World & Nation

New poll shows Las Vegas shooting doesn’t change opinions on guns

In this Oct. 4, 2017, photo, a device called a “bump stock” is attached to a semi-automatic rifle at
A bump stock is attached to a semiautomatic rifle at the Gun Vault store and shooting range in South Jordan, Utah. The recent mass shooting in Las Vegas did little to change American opinion about the nation’s gun laws.
(Rick Bowmer / Associated Press)

The slaying of five dozen people in Las Vegas did little to change Americans’ opinions about gun laws.

The nation is closely divided on whether restricting firearms would reduce such mass shootings or homicides, though a majority favors tighter laws as it has for several years, according to a new poll from the Associated Press-NORC Center for Public Affairs Research.

The massive divide on stricter limits remains firmly in place.

The survey was conducted from Oct. 12-16, about two weeks after 64-year-old Stephen Paddock fired on a crowded musical festival across the street from his hotel room, killing 58 and wounding hundreds more before killing himself. It’s the deadliest mass shooting in modern U.S. history.


In this latest survey, 61% said the country’s gun laws should be tougher, while 27% would rather see them remain the same and 11% want them to be less strict. That’s similar to the results of an AP-GfK poll in July 2016.

Nearly 9 in 10 Democrats, but just a third of Republicans, want to see gun laws made stricter.

Kenny Garcia, a 31-year-old resident of Stockton, Calif., and a former gun owner, said he’s torn about whether tighter gun laws would lead to a reduction in mass shootings.

“That’s the hard part,” Garcia said. “How do you control something like that when you have no idea where it’s coming from, whether you control the guns or not?”


Still, he’s frustrated by easy availability of some devices — such as the “bump stocks” used by the Las Vegas shooter to make his semiautomatic guns mimic the more rapid fire of automatic weapons.

“They give people access to these things, then they question after something horrible happens, but yet the answer is right there,” he said. “It just doesn’t make sense.”

About half of Americans said they think making it more difficult to buy a gun would reduce the number of mass shootings in the country, and slightly under half said it would reduce the number of homicides.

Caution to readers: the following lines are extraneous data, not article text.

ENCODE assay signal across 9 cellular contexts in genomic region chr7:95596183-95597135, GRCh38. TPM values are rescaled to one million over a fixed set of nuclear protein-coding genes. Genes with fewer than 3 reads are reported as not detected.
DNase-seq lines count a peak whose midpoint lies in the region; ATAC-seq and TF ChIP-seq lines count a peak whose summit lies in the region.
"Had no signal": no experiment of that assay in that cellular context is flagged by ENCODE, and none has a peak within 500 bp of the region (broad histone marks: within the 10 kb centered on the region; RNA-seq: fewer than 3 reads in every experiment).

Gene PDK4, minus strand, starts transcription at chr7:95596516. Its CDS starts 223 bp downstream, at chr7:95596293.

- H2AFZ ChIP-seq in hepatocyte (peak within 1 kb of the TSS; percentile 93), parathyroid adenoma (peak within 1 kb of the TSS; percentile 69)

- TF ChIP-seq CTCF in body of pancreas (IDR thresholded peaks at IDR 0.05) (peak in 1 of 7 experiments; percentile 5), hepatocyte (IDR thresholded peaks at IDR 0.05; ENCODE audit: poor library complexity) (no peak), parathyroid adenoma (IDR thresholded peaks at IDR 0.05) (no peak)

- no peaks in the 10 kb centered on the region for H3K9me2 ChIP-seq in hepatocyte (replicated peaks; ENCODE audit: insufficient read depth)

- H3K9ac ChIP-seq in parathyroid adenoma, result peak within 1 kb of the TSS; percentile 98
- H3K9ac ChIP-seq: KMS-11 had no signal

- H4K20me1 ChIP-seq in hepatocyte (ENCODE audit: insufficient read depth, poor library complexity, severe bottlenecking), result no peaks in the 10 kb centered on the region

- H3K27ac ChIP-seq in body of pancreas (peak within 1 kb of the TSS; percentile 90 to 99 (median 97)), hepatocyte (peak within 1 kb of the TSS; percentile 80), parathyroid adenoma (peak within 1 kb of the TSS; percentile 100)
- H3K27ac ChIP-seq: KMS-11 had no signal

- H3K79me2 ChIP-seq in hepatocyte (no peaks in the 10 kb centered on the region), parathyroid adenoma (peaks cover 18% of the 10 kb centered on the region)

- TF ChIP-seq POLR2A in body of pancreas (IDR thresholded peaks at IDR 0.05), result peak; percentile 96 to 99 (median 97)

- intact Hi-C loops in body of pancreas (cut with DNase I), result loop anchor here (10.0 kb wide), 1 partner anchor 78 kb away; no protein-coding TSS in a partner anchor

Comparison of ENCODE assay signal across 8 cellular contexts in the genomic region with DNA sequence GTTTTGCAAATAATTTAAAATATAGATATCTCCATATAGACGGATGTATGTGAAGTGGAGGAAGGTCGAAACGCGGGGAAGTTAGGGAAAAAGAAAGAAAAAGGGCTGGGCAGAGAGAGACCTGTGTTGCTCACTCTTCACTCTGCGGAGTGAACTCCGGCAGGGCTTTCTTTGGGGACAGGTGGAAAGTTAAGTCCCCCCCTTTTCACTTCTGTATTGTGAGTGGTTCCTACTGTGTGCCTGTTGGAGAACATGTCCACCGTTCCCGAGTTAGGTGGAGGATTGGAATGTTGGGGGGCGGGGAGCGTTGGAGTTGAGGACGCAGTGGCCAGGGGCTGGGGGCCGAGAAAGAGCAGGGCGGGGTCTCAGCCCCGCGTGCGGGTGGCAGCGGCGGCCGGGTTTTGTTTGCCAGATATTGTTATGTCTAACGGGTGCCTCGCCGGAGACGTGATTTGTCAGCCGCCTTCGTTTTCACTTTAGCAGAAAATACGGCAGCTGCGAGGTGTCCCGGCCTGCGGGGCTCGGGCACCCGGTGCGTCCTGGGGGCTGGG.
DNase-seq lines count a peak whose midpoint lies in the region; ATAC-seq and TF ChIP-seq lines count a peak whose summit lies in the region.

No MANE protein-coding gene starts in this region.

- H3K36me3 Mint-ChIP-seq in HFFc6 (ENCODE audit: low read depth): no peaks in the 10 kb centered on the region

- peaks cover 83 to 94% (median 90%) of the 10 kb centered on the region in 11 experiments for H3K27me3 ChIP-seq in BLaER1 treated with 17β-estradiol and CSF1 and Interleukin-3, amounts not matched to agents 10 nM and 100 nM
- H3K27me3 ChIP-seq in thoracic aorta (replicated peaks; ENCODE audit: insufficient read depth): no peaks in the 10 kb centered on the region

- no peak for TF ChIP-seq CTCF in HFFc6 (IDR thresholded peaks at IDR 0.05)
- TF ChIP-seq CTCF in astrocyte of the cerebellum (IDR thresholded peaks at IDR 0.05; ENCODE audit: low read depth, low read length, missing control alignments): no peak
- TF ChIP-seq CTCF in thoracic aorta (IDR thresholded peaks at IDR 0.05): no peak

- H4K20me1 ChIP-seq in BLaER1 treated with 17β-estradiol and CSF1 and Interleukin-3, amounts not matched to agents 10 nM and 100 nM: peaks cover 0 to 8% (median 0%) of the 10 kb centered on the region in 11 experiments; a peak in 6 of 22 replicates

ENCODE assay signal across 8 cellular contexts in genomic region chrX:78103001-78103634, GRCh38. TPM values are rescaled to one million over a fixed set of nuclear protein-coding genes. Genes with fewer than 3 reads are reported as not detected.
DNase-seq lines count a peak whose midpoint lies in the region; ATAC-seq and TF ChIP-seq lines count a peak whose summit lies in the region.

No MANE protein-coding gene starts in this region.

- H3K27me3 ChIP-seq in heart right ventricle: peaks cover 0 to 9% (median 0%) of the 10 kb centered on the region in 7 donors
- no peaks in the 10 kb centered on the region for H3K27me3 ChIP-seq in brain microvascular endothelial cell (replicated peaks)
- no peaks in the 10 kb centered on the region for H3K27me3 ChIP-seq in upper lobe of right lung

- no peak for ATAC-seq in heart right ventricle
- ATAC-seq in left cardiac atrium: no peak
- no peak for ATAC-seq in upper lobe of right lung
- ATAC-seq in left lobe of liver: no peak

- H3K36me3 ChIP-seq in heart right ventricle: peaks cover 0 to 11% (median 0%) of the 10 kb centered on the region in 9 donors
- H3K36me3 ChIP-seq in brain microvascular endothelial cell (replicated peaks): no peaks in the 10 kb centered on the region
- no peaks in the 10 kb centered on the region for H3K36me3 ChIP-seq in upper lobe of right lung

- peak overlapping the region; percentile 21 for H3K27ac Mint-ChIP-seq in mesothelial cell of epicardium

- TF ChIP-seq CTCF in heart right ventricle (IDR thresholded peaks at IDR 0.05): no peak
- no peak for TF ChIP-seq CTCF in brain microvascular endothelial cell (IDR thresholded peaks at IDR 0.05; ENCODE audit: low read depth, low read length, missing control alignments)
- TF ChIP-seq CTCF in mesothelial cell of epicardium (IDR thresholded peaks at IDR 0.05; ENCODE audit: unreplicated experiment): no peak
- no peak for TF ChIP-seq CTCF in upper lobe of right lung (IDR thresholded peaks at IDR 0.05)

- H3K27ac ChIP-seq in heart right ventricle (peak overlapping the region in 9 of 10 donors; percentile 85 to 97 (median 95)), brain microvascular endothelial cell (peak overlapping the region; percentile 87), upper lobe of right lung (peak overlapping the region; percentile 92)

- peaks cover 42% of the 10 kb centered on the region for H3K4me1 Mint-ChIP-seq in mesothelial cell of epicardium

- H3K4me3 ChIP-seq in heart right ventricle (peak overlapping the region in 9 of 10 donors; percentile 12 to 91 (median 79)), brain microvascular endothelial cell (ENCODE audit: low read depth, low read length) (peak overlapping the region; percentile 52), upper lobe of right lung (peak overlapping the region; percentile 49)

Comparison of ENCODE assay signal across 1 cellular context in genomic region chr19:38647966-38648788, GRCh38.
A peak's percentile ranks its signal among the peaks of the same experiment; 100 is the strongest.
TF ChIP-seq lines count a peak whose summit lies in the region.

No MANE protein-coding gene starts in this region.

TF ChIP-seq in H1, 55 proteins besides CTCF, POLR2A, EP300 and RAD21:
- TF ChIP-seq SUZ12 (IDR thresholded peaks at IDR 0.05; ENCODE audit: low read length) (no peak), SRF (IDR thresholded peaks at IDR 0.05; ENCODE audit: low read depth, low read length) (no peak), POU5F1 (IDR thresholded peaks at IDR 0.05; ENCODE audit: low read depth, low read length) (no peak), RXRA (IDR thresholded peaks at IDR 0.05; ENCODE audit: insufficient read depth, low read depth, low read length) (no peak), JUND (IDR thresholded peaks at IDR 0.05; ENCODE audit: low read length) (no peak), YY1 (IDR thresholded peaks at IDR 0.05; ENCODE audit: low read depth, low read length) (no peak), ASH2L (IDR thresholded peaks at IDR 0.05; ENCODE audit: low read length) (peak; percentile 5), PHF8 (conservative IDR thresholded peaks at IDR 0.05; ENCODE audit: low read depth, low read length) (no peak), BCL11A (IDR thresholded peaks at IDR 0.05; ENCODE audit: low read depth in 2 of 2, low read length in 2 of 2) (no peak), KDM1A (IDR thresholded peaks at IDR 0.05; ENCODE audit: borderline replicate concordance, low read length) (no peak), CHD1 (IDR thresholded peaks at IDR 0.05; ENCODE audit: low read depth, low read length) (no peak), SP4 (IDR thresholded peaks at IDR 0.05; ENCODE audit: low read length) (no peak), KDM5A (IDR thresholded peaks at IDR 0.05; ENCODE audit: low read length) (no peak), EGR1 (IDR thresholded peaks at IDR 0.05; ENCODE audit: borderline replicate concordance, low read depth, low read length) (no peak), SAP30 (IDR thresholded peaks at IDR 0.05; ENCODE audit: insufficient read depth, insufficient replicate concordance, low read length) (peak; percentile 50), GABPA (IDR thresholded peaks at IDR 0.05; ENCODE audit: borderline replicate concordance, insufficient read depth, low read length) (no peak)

About half felt it would reduce the number of accidental shootings, 4 in 10 that it would reduce the number of suicides and only about a third said it would reduce gang violence.

Alea Leonard, a 21-year-old data analyst and full-time student, said she’s torn about whether gun laws should be more strict, in part because different parts of the country have different experiences with crime.

“Here, I feel like everyone should be able to carry a .22 [caliber handgun] on them,” said Leonard, who lives in Orange County. Her neighborhood, she said, has a high crime rate and in the five months since she moved there, a 14-year-old was shot in the back of the head.

She grew up in California, but spent some summers in Wyoming. She never before felt the need to have a gun but is now researching what it would take to carry a firearm.

There are indications of a generational divide on the issue. Most of those in the survey who are younger than 30 said they believe stricter gun laws would result in fewer mass shootings, homicides and accidental shootings.


The poll also found that a majority of Americans disapprove of how President Trump is handling gun control. Trump is the first president since Ronald Reagan to address the annual meeting of the National Rifle Assn. One of his sons has voiced strong support for easing restrictions on gun silencers.

The poll also showed Americans divided over which party, if either, they trust to handle gun control. Close to a third give Democrats the edge while 28% prefer Republicans, and 31% say they don’t trust either party.

The AP-NORC poll of 1,054 adults was conducted Oct. 12-16 using a sample drawn from NORC’s probability-based AmeriSpeak panel, which is designed to be representative of the U.S. population. The margin of sampling error for all respondents is plus or minus 4 percentage points.

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